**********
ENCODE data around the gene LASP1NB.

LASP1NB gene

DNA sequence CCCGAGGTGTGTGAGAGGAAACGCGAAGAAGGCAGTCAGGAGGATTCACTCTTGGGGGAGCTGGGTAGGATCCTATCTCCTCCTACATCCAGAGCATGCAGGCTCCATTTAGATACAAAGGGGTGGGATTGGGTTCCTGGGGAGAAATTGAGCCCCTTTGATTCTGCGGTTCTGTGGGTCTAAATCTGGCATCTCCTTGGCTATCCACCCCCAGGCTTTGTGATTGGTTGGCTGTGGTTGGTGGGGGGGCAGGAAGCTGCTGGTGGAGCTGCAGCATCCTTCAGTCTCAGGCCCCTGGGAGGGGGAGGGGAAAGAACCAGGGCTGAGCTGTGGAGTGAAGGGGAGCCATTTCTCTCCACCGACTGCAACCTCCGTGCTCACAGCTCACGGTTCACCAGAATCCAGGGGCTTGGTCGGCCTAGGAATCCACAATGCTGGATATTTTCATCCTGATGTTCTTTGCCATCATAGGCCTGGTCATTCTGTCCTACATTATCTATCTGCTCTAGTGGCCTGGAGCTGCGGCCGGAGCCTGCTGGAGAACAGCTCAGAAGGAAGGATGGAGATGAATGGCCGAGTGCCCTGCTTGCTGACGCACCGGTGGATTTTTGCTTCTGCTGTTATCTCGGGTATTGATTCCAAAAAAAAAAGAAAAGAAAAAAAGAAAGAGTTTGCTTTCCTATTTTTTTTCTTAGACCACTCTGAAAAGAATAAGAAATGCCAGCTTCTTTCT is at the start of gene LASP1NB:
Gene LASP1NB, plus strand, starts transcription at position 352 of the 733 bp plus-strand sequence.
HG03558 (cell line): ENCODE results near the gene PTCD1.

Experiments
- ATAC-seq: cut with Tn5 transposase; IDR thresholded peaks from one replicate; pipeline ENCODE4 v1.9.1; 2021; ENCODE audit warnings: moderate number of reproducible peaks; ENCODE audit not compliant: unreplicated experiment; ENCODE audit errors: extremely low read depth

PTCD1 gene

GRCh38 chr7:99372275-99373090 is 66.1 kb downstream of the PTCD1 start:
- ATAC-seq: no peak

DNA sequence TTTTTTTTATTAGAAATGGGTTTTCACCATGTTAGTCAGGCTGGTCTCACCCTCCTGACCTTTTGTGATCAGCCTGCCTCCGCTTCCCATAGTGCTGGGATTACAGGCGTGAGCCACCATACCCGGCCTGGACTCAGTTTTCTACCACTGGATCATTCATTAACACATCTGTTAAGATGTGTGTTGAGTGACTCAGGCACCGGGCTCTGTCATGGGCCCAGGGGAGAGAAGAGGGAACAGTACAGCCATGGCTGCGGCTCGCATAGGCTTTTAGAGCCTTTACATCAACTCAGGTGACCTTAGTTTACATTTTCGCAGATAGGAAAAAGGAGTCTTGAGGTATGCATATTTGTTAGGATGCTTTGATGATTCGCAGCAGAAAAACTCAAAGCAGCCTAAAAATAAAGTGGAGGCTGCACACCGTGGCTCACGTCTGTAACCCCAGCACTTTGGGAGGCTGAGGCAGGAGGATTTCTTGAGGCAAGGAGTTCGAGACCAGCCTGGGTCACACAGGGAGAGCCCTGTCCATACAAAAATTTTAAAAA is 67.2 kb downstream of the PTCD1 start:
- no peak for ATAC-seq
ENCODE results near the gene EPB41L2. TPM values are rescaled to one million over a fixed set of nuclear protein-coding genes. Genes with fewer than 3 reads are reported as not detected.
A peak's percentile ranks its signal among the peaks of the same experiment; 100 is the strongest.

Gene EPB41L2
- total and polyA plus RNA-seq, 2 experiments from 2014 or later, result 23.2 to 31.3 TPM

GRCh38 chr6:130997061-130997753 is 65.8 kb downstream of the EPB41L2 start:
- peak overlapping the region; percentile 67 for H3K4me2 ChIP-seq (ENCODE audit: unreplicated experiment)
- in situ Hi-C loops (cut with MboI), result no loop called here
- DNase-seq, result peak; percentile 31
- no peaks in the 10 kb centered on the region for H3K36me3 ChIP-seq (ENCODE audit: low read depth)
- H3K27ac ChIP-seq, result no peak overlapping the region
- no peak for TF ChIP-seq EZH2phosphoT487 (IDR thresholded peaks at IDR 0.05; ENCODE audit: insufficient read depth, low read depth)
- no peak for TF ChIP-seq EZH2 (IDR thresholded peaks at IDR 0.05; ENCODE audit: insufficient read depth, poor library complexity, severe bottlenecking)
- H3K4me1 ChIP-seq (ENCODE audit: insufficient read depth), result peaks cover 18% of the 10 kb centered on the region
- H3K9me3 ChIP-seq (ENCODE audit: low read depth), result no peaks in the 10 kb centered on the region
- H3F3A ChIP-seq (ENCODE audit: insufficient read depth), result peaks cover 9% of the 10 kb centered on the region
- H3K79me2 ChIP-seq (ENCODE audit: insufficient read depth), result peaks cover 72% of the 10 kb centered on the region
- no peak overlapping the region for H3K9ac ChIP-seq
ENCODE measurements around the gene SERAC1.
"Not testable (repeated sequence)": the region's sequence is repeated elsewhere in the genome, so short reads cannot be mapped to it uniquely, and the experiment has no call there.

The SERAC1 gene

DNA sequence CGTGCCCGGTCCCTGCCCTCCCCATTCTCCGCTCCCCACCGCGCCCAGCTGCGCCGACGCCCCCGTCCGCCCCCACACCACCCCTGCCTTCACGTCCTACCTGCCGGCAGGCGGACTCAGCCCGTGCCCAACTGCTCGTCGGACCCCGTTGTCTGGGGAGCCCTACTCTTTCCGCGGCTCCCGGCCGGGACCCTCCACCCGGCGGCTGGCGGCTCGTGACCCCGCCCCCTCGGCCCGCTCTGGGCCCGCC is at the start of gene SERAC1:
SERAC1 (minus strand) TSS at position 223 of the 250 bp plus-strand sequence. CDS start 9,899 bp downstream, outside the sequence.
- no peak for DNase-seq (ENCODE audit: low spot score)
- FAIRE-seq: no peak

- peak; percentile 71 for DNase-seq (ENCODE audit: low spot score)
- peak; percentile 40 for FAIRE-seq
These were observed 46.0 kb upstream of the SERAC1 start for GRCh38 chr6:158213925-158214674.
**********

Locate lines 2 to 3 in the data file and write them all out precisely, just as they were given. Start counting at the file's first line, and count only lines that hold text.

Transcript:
LASP1NB gene

DNA sequence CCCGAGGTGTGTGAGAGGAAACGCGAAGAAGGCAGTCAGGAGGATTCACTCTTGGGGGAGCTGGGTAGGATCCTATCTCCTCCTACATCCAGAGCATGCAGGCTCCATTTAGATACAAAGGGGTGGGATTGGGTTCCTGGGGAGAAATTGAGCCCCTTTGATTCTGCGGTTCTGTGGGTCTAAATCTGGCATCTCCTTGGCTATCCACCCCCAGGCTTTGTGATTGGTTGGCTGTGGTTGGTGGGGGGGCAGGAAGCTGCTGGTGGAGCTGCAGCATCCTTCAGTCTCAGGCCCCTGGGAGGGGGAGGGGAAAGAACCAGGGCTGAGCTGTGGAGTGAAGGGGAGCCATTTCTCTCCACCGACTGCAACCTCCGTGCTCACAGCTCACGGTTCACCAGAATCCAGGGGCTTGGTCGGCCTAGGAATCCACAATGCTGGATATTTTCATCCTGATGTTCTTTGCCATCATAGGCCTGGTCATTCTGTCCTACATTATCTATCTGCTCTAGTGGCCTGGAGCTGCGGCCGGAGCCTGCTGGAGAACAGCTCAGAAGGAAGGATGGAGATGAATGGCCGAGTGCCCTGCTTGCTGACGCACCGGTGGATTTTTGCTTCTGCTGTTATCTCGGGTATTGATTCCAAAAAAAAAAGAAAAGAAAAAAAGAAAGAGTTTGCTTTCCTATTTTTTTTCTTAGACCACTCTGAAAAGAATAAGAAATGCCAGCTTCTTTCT is at the start of gene LASP1NB: